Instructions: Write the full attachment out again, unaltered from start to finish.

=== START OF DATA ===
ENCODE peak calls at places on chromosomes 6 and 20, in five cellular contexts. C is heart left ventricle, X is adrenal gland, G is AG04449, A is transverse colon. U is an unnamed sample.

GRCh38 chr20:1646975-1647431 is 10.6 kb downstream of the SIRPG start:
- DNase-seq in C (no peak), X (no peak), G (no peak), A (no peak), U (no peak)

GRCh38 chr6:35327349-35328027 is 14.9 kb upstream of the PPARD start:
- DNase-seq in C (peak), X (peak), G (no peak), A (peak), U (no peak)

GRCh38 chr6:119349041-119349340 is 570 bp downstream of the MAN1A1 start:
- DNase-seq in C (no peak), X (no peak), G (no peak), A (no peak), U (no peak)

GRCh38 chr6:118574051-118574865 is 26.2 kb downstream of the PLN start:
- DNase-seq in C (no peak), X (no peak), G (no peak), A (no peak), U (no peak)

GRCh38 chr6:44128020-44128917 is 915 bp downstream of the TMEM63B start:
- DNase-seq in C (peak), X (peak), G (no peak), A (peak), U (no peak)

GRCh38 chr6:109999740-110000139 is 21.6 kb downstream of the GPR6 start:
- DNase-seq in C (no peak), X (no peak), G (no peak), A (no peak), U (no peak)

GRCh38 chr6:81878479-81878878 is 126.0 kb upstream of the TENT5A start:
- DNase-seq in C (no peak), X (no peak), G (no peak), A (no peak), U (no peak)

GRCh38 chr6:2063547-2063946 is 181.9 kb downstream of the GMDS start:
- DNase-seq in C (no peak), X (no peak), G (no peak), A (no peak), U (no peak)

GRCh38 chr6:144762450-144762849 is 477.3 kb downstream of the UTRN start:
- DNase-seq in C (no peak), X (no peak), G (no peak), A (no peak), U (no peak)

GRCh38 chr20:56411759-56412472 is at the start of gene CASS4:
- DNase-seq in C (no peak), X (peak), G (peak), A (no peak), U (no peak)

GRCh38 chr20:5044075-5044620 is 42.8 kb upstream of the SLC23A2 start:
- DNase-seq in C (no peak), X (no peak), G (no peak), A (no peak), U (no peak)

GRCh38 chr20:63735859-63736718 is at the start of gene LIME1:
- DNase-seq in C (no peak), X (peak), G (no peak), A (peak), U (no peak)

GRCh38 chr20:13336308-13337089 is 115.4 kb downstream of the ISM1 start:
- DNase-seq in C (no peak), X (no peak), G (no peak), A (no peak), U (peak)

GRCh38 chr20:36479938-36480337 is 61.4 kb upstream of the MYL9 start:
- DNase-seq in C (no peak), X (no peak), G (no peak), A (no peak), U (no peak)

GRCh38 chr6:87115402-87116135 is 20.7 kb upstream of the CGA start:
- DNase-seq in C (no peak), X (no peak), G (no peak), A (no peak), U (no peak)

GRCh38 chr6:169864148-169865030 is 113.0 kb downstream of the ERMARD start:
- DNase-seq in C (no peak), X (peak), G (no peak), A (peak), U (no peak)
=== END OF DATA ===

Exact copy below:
ENCODE peak calls at places on chromosomes 6 and 20, in five cellular contexts. C is heart left ventricle, X is adrenal gland, G is AG04449, A is transverse colon. U is an unnamed sample.

GRCh38 chr20:1646975-1647431 is 10.6 kb downstream of the SIRPG start:
- DNase-seq in C (no peak), X (no peak), G (no peak), A (no peak), U (no peak)

GRCh38 chr6:35327349-35328027 is 14.9 kb upstream of the PPARD start:
- DNase-seq in C (peak), X (peak), G (no peak), A (peak), U (no peak)

GRCh38 chr6:119349041-119349340 is 570 bp downstream of the MAN1A1 start:
- DNase-seq in C (no peak), X (no peak), G (no peak), A (no peak), U (no peak)

GRCh38 chr6:118574051-118574865 is 26.2 kb downstream of the PLN start:
- DNase-seq in C (no peak), X (no peak), G (no peak), A (no peak), U (no peak)

GRCh38 chr6:44128020-44128917 is 915 bp downstream of the TMEM63B start:
- DNase-seq in C (peak), X (peak), G (no peak), A (peak), U (no peak)

GRCh38 chr6:109999740-110000139 is 21.6 kb downstream of the GPR6 start:
- DNase-seq in C (no peak), X (no peak), G (no peak), A (no peak), U (no peak)

GRCh38 chr6:81878479-81878878 is 126.0 kb upstream of the TENT5A start:
- DNase-seq in C (no peak), X (no peak), G (no peak), A (no peak), U (no peak)

GRCh38 chr6:2063547-2063946 is 181.9 kb downstream of the GMDS start:
- DNase-seq in C (no peak), X (no peak), G (no peak), A (no peak), U (no peak)

GRCh38 chr6:144762450-144762849 is 477.3 kb downstream of the UTRN start:
- DNase-seq in C (no peak), X (no peak), G (no peak), A (no peak), U (no peak)

GRCh38 chr20:56411759-56412472 is at the start of gene CASS4:
- DNase-seq in C (no peak), X (peak), G (peak), A (no peak), U (no peak)

GRCh38 chr20:5044075-5044620 is 42.8 kb upstream of the SLC23A2 start:
- DNase-seq in C (no peak), X (no peak), G (no peak), A (no peak), U (no peak)

GRCh38 chr20:63735859-63736718 is at the start of gene LIME1:
- DNase-seq in C (no peak), X (peak), G (no peak), A (peak), U (no peak)

GRCh38 chr20:13336308-13337089 is 115.4 kb downstream of the ISM1 start:
- DNase-seq in C (no peak), X (no peak), G (no peak), A (no peak), U (peak)

GRCh38 chr20:36479938-36480337 is 61.4 kb upstream of the MYL9 start:
- DNase-seq in C (no peak), X (no peak), G (no peak), A (no peak), U (no peak)

GRCh38 chr6:87115402-87116135 is 20.7 kb upstream of the CGA start:
- DNase-seq in C (no peak), X (no peak), G (no peak), A (no peak), U (no peak)

GRCh38 chr6:169864148-169865030 is 113.0 kb downstream of the ERMARD start:
- DNase-seq in C (no peak), X (peak), G (no peak), A (peak), U (no peak)